The National Council for Occupational Safety and Health (COSH) today released its annual “dirty dozen” list of employers operating some of the most dangerous workplaces in America, and Amazon topped the list for the second year running. Among the newcomers, Facebook has now earned a spot on the list.
Specifically, COSH cites six fatalities since last year’s “dirty dozen”—three of whom were crewing Atlas Air flight 3591, which crashed in late February. Two other individuals were killed by a collapsing warehouse wall at a facility in Baltimore during a storm, while a sixth fell while in the process of constructing a fulfillment center in California this January.
On a press call this afternoon, David-Jamel Williams, a former Amazon warehouse picker, says he witnessed workers “pushed to the brink of exhaustion” and those who spoke up were “pressured to be quiet.” As a result of the crushing quotas, Williams claimed a box containing chemicals was improperly stowed in a bin which spilled onto his face, injuring his eyes. He also claims he was recently fired for negative unpaid time-off balance—part of Amazon’s unusual time-tracking system.
The overwhelming majority of companies that make the “dirty dozen” list secured their placement due to injuries, assaults, harassment, and fatalities on the job—the sorts of things that typically fall under OSHA’s purview. (COSH estimates OSHA—which only has 875 inspectors on payroll—would need 158 years to inspect all US workplaces.) XPO Logistics, for instance, landed among this year’s infamous honorees for the half dozen women who suffered miscarriages in its overheated warehouses. After workers filed over two dozen complaints with the EEOC over harassment, McDonald’s also earned a slot on COSH’s shitlist.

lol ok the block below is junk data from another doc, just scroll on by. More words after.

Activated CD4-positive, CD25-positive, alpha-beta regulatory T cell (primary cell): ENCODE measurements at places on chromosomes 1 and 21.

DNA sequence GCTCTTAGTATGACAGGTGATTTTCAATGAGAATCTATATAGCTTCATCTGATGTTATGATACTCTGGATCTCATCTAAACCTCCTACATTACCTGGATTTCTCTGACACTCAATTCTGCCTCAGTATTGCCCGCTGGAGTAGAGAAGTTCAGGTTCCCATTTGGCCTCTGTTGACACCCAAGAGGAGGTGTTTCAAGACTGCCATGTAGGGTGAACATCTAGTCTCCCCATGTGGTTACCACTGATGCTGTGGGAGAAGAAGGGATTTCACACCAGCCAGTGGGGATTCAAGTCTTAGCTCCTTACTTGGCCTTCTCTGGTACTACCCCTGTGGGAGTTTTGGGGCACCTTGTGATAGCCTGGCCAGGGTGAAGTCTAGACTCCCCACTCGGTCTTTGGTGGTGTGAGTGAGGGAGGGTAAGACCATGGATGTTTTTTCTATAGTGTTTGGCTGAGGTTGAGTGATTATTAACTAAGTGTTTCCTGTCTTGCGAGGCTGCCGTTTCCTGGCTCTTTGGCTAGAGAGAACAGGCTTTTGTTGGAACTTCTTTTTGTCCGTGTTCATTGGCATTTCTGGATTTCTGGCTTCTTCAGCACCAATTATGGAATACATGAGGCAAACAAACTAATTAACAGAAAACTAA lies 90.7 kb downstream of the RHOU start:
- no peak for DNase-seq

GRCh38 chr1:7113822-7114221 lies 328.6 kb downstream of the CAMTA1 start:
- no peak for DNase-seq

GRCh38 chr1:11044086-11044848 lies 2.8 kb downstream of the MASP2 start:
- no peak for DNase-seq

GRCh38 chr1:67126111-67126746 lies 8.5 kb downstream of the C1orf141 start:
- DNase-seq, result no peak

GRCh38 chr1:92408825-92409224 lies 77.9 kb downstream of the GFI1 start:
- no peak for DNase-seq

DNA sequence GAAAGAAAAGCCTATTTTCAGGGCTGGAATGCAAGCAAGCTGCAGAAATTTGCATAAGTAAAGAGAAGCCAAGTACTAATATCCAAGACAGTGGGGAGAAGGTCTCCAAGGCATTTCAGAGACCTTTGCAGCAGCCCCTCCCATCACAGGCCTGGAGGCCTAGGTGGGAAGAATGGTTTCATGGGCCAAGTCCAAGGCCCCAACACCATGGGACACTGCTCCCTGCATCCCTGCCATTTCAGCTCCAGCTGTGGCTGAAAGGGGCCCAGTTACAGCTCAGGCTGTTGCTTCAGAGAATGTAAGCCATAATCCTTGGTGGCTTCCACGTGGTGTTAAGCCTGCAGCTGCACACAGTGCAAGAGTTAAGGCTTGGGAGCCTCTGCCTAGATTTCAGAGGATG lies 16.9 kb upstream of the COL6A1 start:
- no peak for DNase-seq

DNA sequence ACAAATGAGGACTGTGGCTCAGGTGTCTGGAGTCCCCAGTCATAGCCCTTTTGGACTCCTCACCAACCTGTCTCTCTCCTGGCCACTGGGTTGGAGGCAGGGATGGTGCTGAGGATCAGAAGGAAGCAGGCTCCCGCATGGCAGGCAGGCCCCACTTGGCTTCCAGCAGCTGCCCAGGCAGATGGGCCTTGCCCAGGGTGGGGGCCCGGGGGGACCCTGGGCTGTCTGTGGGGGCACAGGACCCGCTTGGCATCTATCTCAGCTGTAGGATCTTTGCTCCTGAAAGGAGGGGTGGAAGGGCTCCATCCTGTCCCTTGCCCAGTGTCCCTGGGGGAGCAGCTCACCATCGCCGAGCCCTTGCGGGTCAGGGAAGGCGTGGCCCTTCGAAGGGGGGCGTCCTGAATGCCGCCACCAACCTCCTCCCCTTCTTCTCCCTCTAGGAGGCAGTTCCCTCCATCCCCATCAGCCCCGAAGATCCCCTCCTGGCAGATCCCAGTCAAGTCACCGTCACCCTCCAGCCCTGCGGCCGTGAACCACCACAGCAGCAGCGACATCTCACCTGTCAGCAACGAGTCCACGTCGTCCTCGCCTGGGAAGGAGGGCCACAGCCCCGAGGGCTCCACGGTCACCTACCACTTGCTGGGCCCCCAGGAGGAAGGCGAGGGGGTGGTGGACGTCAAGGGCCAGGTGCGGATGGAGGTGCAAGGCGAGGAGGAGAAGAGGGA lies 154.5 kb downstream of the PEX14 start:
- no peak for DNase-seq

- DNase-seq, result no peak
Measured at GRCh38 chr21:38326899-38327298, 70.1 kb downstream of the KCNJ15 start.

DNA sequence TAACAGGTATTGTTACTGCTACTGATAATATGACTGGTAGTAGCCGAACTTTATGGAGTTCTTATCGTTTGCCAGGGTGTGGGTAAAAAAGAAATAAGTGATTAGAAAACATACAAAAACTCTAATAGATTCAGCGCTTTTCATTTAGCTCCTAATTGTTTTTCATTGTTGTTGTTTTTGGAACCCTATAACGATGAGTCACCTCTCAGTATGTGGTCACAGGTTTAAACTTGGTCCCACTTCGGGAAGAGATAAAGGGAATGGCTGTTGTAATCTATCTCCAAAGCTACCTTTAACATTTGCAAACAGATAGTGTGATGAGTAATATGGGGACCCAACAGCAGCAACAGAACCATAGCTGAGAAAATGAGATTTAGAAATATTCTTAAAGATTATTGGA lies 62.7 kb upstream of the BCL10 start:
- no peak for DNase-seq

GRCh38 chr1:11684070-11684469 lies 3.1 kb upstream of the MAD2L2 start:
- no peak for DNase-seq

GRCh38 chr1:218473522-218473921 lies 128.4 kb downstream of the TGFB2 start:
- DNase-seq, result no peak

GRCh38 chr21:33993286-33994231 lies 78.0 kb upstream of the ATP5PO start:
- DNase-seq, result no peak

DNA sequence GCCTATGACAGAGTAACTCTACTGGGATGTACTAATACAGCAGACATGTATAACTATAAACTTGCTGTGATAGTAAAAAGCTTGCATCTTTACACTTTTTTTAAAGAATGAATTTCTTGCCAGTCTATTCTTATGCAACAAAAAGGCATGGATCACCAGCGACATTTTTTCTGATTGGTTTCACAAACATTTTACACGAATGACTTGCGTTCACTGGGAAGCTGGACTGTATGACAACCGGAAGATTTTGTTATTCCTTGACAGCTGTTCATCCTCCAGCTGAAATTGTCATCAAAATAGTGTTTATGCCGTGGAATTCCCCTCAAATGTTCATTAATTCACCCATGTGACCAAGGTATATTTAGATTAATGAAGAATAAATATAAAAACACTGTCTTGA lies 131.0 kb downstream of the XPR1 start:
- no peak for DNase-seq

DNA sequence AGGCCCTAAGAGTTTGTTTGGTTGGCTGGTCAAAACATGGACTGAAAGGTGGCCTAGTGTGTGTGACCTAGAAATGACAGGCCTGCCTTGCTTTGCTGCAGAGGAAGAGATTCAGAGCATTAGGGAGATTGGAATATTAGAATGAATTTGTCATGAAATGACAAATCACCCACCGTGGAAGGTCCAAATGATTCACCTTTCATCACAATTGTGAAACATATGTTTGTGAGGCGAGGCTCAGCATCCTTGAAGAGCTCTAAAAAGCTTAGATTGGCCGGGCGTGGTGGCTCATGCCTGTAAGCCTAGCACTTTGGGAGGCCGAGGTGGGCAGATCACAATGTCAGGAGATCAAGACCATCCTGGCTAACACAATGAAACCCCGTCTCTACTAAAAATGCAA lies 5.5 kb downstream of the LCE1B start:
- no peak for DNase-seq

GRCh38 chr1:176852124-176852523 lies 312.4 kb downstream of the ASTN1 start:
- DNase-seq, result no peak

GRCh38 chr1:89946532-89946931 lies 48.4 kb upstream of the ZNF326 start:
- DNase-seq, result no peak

But in a surprise move, COSH opted to also include Facebook, as well as Cognizant, Accenture and two other firms who supply contract labor to the social media giant. Marcy Goldstein-Gelb, a director at COSH, said these agencies are “co-responsible” with Facebook for exposing content moderators to disturbing content which has led to some workers experiencing post-traumatic stress disorder. The practice of dumping this emotionally scarring work on contractors has been uncovered over and over and over, most recently by The Verge, and has been used by a number of platforms. According to Goldstein-Gelb, Facebook made the list instead of YouTube or Twitter (for example) because workers have repeatedly spoken up on their own about the impact reviewing Facebook content has had on their mental well-being.
In spite of appearances, the “dirty dozen” list’s purpose isn’t simply to name and shame. “We don’t just want to hammer at companies,” Goldstein-Gelb was sure to note, “we want to see change.” She praised recent moves by hardware giant Lowes, which made the list last year for its sale of paint strippers and other products containing methylene chloride—something it’s since vowed to cease carrying.